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Thread: Fairly sound fundamentals for GCBs

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    Default Fairly sound fundamentals for GCBs

    http://www.businesstimes.com.sg/sub/...98565,00.html?

    Published September 26, 2008

    PROPERTY

    Fairly sound fundamentals for GCBs

    Prices of Good Class Bungalows are expected to hold steady at least for the rest of the year. STEVEN MING and AVIN SEOW explain why


    GOOD Class Bungalows (GCBs), as defined by the Urban Redevelopment Authority (URA), are bungalows that sit on at least 1,400 sq m of land and are located within one of URA's 39 designated GCB areas. The more popular GCB addresses are located within Nassim, Cluny, Bishopsgate and White House Park estates. They are widely viewed as a barometer of the overall health of the economy.

    These bungalows are homes to the upper echelon of Singapore society - successful businessmen, high flying professionals and captains of industries. This housing segment does not have a high concentration of foreign buyers as they are generally not allowed to acquire any landed properties, except on Sentosa Cove.

    The recent slew of bad economic news on global economic conditions has slowed down the sentiment-sensitive property market, as seen by the lower sales volume and fewer development launches. Together with the rest of the market, the GCB segment is feeling the impact of an economic slowdown, although from a price point, it has been relatively unscathed to-date.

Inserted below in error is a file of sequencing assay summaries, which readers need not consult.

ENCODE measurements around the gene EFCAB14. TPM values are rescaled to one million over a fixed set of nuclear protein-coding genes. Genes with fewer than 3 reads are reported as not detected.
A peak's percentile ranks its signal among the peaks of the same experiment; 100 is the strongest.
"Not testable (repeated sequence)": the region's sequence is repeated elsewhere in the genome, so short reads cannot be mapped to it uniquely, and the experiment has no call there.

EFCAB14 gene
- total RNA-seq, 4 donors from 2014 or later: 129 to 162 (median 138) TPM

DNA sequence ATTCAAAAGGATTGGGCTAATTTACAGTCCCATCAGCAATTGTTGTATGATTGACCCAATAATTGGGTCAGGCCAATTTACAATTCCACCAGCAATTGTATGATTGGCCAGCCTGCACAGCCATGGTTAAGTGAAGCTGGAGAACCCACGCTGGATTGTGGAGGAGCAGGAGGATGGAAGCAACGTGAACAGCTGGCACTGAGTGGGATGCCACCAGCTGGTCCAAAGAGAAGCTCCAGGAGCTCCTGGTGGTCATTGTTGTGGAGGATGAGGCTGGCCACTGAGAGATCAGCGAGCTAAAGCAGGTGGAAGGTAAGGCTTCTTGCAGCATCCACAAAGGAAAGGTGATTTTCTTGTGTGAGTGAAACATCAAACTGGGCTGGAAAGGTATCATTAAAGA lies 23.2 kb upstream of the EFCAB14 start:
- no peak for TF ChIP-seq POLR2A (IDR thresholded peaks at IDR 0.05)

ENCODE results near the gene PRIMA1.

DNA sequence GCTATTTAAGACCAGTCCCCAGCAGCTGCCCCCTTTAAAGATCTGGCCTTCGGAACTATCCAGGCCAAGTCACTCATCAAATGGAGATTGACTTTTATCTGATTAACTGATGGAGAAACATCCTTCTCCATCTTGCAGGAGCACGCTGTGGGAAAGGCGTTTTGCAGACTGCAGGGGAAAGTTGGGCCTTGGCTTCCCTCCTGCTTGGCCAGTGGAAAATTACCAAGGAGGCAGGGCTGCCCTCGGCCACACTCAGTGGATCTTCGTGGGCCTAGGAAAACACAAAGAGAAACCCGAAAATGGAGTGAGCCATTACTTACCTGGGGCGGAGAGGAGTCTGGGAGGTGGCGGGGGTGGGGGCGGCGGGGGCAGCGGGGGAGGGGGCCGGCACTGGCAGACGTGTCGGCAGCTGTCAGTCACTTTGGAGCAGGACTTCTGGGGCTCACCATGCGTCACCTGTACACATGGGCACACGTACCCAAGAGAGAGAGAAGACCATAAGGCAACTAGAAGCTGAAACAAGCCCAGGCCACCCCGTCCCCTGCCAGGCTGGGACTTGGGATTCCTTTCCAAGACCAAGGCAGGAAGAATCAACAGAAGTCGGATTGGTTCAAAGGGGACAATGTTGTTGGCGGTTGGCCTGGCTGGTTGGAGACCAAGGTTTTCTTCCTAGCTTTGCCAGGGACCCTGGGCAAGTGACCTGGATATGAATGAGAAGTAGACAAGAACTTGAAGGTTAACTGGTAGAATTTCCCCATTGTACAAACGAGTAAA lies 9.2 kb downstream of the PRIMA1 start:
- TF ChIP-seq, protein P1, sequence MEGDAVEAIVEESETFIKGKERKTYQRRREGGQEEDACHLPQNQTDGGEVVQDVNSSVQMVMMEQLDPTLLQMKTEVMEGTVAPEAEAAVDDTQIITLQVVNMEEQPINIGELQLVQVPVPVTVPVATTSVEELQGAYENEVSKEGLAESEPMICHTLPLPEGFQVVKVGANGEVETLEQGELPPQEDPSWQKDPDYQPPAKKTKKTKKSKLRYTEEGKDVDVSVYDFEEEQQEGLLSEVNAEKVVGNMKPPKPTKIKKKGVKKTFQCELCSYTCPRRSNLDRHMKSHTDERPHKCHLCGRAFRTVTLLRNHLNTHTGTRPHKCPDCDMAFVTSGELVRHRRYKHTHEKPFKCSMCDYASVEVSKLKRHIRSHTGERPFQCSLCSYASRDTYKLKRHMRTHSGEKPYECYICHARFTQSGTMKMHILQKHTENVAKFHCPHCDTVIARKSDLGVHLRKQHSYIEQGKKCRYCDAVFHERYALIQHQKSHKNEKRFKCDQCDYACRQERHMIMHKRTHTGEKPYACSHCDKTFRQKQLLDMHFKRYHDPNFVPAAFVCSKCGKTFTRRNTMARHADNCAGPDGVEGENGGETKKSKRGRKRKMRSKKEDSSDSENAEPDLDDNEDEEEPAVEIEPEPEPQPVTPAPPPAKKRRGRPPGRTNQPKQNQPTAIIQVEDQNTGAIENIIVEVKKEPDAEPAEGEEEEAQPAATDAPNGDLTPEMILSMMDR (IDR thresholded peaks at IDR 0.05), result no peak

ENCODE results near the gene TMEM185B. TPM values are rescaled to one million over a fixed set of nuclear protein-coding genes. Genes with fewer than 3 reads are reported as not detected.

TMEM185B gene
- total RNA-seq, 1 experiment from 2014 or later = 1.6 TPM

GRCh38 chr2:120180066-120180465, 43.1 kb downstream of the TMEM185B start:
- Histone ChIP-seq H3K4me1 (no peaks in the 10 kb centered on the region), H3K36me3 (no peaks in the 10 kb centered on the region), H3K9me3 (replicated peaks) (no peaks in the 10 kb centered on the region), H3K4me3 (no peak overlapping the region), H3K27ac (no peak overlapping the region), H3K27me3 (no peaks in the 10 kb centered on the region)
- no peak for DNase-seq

The first eight months of 2008 saw a total of just 31 GCBs worth some $550 million changing hands, down from the 84 transactions worth $1.1 billion in the same period last year. The first six months accounted for 27 of the 31 transactions in the review period, signalling a significant slowdown in activity after June. Transaction volume has declined to its lowest since 1998.

    On the other hand, the transacted value of each GCB this year has averaged around $16 million, with eight GCBs transacted remarkably above the $20 million quantum.

    Consequently, the average price of a GCB stands at around $836 per sq ft (psf) as at end-August 2008, more than twice the average price of $365 psf transacted in 2005. The highest price paid this year in terms of psf is for a property located at Leedon Road, sold in May for $1,303 psf. It is observed that for GCBs transacted this year at over $1,000 psf on land area, most were sold with a new or relatively new bungalow, or a bungalow that had undergone some recent refurbishment and hence been able to command the price premium.

    In spite of the much hyped pessimism overhanging the property market, the underlying fundamentals of the GCBs remain fairly sound.

    Firstly, the inherent scarcity of land in Singapore should continue to lend support to the landed housing segment, especially GCBs, given there are only about 2,400 of such homes in Singapore. It is little wonder then that these prestigious homes are much sought after and justifiably more expensive over time.